There will soon be two big changes in the 3900 block of 24th Street. A Girl and Her Dog has a sad sign painted in the front window, "Goodbye, Girl--Goodbye, Dog." The lease expires at the end of April, and the stylish female and her pooch will be moving on.
Across the street, Panetti's Gifts is getting sold out down to the bare shelves, and word is, something different will be happening in that prime spot in May or June.
There was a grand reopening on March 8 at The Pickled Hutch antiques and collectibles store on Church near 28th Street. Former manager Lisa Wilson bought the business, previously owned by Debbie Cole. Wilson closed a few weeks for remodeling and now has a new and improved store and renovated back yard, filled with secondhand furniture, old china, picture frames, linens, jewelry, clothing, and garden accessories.
"We've had a huge show of support and appreciation of the changes since we reopened," says Wilson. "You have to come see it." The shop's new hours are Tuesday through Sunday, 11 to 6.
Expanding the business is also the plan at local independent drugstore RX Unlimited, on the corner of Castro and 22nd streets. The new general manager, Skip Haag, is extending store hours and providing more over-the-counter items, including nutritional supplements.
= = =
TENGO HAMBRE: Fresca, the long-awaited Peruvian restaurant, is shooting for an April grand opening in the space on 24th Street across from Bell Market that housed Tien Fu for many years.
Jose Calvo-Perez, now 27 years old, will be stepping in as executive chef, leaving the very popular Fresca #2 that he and his dad, Julio Calvo-Perez, opened on upper Fillmore four years ago. Julio opened Fresca #1 in West Portal back in 1996, and that's where Jose was first introduced to the business.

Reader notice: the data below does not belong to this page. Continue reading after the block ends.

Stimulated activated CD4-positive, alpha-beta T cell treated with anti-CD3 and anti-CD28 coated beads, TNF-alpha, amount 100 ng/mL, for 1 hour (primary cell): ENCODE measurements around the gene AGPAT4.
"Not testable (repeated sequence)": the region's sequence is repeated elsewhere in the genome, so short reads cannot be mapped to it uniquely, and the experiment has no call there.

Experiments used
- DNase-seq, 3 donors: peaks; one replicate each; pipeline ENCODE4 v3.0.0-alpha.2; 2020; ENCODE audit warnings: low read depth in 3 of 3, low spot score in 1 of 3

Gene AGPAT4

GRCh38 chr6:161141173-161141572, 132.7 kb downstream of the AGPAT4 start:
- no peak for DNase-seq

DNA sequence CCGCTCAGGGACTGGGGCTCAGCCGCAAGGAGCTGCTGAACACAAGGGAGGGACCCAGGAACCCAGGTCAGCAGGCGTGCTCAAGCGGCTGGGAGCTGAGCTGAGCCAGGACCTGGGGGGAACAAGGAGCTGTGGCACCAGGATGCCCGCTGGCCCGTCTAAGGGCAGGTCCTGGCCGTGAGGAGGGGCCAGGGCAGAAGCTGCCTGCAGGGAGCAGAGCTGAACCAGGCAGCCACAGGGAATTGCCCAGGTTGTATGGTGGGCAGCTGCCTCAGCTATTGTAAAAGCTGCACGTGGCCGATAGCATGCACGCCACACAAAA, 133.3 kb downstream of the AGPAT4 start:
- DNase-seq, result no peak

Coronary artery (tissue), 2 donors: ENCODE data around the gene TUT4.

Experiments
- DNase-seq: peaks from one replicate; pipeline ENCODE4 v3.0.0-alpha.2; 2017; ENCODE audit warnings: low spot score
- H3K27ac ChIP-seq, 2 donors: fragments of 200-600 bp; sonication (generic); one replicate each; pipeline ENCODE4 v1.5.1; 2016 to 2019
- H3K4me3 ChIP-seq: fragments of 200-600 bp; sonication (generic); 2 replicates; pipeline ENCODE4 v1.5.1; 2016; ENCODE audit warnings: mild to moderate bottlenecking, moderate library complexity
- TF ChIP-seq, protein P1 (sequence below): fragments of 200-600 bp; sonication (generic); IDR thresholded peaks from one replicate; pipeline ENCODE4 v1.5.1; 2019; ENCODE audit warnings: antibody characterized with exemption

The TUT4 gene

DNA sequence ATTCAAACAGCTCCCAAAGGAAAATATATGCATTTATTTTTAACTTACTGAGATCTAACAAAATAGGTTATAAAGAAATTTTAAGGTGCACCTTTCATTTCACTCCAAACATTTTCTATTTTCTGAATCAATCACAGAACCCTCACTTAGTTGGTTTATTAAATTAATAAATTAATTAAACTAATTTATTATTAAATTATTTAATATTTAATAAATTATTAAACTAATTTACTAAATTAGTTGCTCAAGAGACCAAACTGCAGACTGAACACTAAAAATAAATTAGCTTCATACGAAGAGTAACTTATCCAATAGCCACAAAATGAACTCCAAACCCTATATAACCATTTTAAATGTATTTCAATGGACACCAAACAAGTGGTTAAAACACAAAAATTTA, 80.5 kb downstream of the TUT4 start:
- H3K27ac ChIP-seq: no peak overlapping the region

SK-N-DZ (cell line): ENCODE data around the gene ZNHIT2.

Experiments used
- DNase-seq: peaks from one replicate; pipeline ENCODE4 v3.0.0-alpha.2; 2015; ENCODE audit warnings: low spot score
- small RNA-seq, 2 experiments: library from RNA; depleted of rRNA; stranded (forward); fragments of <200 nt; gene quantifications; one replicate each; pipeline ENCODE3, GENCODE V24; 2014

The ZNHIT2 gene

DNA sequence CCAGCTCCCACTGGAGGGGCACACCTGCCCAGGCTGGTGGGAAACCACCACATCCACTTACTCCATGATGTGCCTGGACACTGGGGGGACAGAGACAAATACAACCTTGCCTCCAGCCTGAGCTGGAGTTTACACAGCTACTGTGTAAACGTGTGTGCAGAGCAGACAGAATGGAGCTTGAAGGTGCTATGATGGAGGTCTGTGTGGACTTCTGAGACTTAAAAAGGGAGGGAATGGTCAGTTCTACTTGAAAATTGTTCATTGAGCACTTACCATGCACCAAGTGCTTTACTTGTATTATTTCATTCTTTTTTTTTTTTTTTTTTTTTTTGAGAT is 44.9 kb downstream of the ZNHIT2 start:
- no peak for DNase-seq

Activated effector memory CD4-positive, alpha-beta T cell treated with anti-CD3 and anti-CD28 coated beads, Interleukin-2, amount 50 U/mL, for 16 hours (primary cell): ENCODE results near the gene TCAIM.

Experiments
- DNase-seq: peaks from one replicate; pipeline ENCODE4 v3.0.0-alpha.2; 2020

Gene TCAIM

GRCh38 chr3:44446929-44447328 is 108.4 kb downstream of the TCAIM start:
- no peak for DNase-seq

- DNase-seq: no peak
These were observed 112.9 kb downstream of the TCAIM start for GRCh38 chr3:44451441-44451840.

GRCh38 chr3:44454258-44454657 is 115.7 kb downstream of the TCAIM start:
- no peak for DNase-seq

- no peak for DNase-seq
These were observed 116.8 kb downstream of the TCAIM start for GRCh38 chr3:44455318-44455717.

"Sorry for the delay," says Jose, "but it has taken much longer to finish the restaurant than we ever imagined. Between dealing with the city and the contractors, it has been quite difficult, but we will have seating for 110 people with a full-service bar and a ceviche bar sometime around the middle of April."
Jose, a graduate of the California Culinary Academy, suggests you come in and try the "best ceviche on the West Coast." Ceviche is an appetizer made of fresh fish cured with citrus juices and "crunchy Peruvian corn," says Jose. He is creating a special ceviche for the Noe Valley opening, which he'll call "Cinco Elementos." We'll take 10.
= = =
PRACTICE MAKES PERFECT: Local family doctor Daphne Miller has had an article published in the Winter 2005 issue of California Family Physician. She discusses practicing medicine "the old-fashioned way" at her Church at Army Street offices that she opened five years ago.
Miller's practice has become somewhat of a model for the future of medical practitioners. She doesn't accept insurance, so fees are entirely the patient's responsibility. Freed from administrative headaches, she says she has more time to make house calls and to do better office evaluations. "I don't have volumes of patients. I see only four to eight a day, and try to spend more time with each patient," says Miller.
"I'm not making money hand over fist, but I am making a living and having a medical practice on my own terms," says the Harvard Medical School graduate. "I am spending 90 percent of my workday on direct patient care, where my appointments can last anywhere from 30 minutes to an hour."
THAT'S 30, folks. Ciao for now.